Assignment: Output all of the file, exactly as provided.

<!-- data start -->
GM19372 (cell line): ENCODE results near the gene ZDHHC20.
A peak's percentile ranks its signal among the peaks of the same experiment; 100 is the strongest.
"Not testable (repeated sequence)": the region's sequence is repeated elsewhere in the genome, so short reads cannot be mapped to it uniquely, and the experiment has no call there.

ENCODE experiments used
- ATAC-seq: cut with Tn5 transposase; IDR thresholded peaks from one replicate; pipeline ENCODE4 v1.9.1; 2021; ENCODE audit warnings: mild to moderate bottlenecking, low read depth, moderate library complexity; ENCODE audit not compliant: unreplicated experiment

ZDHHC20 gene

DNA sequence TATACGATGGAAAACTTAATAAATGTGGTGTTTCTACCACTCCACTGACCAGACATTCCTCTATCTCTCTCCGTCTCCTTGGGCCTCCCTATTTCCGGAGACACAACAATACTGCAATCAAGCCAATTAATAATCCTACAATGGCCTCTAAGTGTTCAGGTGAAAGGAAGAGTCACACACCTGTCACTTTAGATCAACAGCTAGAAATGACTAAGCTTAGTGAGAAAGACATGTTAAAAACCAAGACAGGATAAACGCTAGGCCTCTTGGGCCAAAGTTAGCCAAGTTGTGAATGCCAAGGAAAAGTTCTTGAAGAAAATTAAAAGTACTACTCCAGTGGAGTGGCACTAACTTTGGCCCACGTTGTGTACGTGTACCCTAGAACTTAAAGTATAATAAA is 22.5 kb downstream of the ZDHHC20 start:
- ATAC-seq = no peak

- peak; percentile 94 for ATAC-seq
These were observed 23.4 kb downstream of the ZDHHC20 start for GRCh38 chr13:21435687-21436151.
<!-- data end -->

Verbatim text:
GM19372 (cell line): ENCODE results near the gene ZDHHC20.
A peak's percentile ranks its signal among the peaks of the same experiment; 100 is the strongest.
"Not testable (repeated sequence)": the region's sequence is repeated elsewhere in the genome, so short reads cannot be mapped to it uniquely, and the experiment has no call there.

ENCODE experiments used
- ATAC-seq: cut with Tn5 transposase; IDR thresholded peaks from one replicate; pipeline ENCODE4 v1.9.1; 2021; ENCODE audit warnings: mild to moderate bottlenecking, low read depth, moderate library complexity; ENCODE audit not compliant: unreplicated experiment

ZDHHC20 gene

DNA sequence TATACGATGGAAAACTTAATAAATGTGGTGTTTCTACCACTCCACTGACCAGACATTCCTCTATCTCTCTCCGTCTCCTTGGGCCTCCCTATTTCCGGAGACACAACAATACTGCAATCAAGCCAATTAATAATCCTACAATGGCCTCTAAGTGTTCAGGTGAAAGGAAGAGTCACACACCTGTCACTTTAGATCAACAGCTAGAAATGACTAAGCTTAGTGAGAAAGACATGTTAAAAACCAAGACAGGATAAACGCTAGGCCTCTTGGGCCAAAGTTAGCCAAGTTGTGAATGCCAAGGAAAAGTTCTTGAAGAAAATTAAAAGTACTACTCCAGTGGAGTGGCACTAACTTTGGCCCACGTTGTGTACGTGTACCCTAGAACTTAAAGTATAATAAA is 22.5 kb downstream of the ZDHHC20 start:
- ATAC-seq = no peak

- peak; percentile 94 for ATAC-seq
These were observed 23.4 kb downstream of the ZDHHC20 start for GRCh38 chr13:21435687-21436151.